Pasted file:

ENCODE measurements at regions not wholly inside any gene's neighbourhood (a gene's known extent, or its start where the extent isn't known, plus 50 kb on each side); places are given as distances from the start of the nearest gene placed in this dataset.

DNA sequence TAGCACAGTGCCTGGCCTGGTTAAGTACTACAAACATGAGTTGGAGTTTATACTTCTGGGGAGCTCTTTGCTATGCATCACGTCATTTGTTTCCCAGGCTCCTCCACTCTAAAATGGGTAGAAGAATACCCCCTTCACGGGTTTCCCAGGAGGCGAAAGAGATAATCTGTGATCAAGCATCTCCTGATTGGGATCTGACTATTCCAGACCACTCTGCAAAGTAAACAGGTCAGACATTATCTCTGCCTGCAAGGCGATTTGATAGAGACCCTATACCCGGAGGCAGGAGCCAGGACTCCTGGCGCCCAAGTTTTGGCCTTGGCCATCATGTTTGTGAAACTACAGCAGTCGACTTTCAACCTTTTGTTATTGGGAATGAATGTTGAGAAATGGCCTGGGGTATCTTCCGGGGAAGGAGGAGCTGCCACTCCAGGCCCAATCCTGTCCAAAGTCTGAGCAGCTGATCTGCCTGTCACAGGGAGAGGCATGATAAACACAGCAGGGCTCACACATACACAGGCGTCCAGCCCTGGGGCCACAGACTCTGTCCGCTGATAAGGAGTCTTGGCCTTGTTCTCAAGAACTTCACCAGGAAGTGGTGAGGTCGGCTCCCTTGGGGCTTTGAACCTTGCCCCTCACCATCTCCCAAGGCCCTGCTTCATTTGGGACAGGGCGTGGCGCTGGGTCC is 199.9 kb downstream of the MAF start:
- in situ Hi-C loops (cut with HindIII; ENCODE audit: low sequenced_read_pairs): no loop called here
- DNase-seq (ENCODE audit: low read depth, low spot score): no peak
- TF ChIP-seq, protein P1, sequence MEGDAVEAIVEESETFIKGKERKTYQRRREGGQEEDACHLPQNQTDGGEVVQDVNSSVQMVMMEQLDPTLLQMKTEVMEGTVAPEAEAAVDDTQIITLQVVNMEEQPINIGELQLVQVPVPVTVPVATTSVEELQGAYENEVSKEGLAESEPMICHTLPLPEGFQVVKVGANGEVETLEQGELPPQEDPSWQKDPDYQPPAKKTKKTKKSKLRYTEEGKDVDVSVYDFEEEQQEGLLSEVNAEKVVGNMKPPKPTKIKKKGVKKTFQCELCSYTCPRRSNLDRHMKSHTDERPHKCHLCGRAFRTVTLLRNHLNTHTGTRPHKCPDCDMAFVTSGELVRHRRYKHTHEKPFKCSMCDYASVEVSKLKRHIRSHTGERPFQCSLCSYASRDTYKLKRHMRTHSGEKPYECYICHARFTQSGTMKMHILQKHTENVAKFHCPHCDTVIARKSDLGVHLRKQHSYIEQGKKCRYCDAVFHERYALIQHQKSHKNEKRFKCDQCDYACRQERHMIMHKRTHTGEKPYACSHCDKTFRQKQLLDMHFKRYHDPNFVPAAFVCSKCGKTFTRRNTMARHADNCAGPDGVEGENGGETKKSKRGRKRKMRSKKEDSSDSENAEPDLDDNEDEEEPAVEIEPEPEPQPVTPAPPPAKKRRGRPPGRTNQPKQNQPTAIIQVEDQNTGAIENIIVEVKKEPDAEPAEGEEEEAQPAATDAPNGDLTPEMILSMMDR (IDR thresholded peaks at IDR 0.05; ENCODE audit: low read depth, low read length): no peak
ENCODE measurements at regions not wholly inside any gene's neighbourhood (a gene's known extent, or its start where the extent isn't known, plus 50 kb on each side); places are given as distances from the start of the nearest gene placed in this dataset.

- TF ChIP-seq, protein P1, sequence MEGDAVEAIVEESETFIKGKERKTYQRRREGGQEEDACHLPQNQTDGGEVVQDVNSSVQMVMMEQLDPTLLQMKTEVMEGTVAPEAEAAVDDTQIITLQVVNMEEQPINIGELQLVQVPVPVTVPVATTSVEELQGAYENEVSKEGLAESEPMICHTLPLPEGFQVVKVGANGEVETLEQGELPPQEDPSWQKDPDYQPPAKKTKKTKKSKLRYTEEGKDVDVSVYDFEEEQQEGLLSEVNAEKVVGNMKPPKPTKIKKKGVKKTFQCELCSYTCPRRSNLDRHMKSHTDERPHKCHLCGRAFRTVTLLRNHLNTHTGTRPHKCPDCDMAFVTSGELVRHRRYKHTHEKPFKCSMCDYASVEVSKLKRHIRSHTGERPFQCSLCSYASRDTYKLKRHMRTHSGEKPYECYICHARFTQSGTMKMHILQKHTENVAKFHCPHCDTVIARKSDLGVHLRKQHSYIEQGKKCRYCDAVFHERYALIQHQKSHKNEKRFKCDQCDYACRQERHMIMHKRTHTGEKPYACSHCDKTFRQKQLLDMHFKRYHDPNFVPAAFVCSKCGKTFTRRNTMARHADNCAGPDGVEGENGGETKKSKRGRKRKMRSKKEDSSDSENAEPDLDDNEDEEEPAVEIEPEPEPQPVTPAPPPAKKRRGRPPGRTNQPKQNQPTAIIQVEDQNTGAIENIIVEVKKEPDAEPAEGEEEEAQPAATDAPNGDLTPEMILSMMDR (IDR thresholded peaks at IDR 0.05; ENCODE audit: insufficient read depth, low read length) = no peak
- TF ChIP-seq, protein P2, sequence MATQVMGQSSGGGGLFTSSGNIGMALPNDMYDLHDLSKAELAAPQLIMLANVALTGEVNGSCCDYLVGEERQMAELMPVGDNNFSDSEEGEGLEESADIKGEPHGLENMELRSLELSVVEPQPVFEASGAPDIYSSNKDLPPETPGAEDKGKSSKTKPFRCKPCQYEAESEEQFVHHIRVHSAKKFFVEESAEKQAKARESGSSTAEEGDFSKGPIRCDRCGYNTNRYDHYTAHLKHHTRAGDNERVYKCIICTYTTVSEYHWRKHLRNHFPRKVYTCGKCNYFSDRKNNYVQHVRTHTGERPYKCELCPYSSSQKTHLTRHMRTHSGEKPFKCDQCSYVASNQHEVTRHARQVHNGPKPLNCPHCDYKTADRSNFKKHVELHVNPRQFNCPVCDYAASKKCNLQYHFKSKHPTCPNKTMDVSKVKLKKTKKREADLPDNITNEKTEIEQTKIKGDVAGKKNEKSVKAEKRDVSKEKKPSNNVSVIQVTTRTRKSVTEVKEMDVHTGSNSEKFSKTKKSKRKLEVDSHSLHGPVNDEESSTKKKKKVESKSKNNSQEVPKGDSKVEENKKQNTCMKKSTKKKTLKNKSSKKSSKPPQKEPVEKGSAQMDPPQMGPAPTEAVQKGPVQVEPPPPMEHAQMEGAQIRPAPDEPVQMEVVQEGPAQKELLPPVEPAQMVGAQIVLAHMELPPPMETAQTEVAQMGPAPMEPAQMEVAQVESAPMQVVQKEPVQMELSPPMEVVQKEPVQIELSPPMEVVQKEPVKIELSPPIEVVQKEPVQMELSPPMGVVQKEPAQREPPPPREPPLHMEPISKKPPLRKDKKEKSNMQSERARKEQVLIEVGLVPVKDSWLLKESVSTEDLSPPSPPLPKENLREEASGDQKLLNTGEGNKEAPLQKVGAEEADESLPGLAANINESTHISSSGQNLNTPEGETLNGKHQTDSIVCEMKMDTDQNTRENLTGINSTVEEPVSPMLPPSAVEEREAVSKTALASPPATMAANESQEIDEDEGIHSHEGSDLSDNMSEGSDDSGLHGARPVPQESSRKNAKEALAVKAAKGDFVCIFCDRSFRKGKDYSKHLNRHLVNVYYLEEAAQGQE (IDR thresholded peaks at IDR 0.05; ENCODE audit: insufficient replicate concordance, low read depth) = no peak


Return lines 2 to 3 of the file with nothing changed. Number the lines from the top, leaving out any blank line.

DNA sequence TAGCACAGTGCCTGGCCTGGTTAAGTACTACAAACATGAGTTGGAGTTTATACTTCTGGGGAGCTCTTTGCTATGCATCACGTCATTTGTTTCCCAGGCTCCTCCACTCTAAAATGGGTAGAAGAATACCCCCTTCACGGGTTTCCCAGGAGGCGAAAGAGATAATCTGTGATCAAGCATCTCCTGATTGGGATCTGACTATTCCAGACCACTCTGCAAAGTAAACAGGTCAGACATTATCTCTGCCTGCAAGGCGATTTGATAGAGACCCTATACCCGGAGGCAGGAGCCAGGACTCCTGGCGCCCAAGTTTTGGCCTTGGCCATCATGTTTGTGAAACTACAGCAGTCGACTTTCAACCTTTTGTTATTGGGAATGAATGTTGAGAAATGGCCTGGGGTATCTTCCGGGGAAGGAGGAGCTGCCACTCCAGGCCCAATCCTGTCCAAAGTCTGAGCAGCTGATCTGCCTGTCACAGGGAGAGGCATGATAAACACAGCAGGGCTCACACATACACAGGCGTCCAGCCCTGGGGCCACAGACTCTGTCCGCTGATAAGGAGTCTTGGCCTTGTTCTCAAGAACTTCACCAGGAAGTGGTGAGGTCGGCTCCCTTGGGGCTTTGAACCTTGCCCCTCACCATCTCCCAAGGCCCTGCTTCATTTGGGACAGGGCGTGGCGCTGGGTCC is 199.9 kb downstream of the MAF start:
- in situ Hi-C loops (cut with HindIII; ENCODE audit: low sequenced_read_pairs): no loop called here